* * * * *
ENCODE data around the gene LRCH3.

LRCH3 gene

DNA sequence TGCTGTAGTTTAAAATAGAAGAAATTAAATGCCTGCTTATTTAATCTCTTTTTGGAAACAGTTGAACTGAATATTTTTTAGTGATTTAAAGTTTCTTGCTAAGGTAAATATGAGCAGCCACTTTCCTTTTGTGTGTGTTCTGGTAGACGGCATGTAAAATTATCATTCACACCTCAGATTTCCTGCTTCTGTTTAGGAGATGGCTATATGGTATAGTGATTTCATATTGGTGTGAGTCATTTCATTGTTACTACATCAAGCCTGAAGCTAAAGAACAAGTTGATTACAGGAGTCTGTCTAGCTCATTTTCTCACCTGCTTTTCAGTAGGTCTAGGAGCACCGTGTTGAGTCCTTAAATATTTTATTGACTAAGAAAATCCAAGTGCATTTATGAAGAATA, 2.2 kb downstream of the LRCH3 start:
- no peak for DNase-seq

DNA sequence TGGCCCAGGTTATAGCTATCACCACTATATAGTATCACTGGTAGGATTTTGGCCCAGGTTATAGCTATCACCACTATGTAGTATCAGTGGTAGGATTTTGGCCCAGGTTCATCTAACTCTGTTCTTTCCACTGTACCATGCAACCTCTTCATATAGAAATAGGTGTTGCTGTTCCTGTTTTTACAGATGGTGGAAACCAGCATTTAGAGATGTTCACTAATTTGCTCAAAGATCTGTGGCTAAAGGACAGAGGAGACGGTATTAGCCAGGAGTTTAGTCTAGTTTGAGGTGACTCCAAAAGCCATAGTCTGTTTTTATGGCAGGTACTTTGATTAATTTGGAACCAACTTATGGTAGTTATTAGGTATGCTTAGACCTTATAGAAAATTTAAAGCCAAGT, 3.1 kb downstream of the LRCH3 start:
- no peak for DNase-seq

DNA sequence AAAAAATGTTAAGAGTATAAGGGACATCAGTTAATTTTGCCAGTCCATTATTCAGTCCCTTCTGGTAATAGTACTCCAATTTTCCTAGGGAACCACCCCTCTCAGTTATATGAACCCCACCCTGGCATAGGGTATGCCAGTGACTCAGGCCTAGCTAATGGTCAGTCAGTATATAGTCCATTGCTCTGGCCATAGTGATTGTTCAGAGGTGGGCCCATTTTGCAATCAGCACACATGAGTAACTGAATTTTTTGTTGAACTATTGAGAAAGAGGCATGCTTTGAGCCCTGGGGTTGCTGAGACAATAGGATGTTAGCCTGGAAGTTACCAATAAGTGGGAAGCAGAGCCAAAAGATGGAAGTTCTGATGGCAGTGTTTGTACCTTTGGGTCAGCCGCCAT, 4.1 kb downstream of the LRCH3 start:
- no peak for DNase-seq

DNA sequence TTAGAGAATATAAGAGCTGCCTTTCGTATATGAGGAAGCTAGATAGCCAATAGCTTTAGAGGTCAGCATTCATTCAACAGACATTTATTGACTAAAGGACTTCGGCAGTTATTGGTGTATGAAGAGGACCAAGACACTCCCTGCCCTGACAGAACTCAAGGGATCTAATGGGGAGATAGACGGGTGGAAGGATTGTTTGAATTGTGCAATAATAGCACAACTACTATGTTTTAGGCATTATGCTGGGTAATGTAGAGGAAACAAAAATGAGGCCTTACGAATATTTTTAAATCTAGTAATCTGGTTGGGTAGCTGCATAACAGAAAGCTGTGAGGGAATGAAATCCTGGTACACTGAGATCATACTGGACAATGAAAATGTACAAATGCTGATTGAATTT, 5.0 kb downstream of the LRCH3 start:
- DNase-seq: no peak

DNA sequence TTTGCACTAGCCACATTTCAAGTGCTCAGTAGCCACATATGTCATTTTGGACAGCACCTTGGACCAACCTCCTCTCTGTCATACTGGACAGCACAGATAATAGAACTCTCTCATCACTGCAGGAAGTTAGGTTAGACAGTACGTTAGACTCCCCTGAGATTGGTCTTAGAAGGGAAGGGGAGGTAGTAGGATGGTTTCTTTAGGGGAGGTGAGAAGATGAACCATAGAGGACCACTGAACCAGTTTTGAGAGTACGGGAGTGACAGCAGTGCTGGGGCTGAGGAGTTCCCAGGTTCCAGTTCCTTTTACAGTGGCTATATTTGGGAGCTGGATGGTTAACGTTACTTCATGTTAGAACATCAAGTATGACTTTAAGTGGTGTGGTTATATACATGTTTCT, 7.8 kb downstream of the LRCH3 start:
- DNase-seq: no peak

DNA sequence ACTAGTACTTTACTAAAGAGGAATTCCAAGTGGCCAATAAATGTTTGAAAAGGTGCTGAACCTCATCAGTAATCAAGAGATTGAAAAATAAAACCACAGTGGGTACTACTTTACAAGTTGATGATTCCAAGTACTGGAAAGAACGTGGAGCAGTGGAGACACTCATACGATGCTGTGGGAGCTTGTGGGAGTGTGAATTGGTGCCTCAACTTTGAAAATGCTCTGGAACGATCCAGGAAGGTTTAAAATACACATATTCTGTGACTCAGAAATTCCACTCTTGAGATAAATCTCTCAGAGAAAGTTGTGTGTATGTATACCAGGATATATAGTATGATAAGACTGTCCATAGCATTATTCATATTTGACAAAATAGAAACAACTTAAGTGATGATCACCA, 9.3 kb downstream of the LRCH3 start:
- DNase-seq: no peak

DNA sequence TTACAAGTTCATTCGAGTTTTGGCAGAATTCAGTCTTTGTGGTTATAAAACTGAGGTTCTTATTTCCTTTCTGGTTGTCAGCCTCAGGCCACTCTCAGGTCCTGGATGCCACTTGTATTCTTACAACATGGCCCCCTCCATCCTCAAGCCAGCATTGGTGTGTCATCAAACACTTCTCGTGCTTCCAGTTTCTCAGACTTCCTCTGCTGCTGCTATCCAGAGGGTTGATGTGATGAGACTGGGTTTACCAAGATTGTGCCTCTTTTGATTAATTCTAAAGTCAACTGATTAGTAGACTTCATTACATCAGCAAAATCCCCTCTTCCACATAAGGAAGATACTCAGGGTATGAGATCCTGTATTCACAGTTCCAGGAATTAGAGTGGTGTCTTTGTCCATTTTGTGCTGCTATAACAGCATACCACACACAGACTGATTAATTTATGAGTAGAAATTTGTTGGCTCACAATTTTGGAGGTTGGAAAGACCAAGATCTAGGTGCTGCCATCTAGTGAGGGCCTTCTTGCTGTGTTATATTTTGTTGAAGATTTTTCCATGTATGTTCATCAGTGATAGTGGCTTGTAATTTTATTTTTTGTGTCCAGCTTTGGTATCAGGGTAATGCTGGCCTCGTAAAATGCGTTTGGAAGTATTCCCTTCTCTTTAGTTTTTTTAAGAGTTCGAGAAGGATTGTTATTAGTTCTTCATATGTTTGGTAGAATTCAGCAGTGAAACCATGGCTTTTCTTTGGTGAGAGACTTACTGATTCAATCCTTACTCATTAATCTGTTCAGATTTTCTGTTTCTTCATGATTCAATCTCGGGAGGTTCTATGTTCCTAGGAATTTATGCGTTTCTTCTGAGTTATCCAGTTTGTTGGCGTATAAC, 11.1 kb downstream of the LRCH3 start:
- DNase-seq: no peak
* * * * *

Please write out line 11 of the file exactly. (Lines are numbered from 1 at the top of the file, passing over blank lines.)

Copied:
DNA sequence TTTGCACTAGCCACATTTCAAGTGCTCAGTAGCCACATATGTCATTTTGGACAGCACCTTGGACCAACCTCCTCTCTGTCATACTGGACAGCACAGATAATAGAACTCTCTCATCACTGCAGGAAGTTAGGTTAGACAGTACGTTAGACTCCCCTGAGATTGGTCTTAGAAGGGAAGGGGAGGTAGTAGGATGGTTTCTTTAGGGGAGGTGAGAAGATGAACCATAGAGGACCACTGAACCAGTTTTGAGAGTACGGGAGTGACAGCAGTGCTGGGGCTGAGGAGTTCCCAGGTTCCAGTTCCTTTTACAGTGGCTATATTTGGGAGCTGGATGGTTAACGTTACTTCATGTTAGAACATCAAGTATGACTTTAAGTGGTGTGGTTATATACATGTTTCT, 7.8 kb downstream of the LRCH3 start: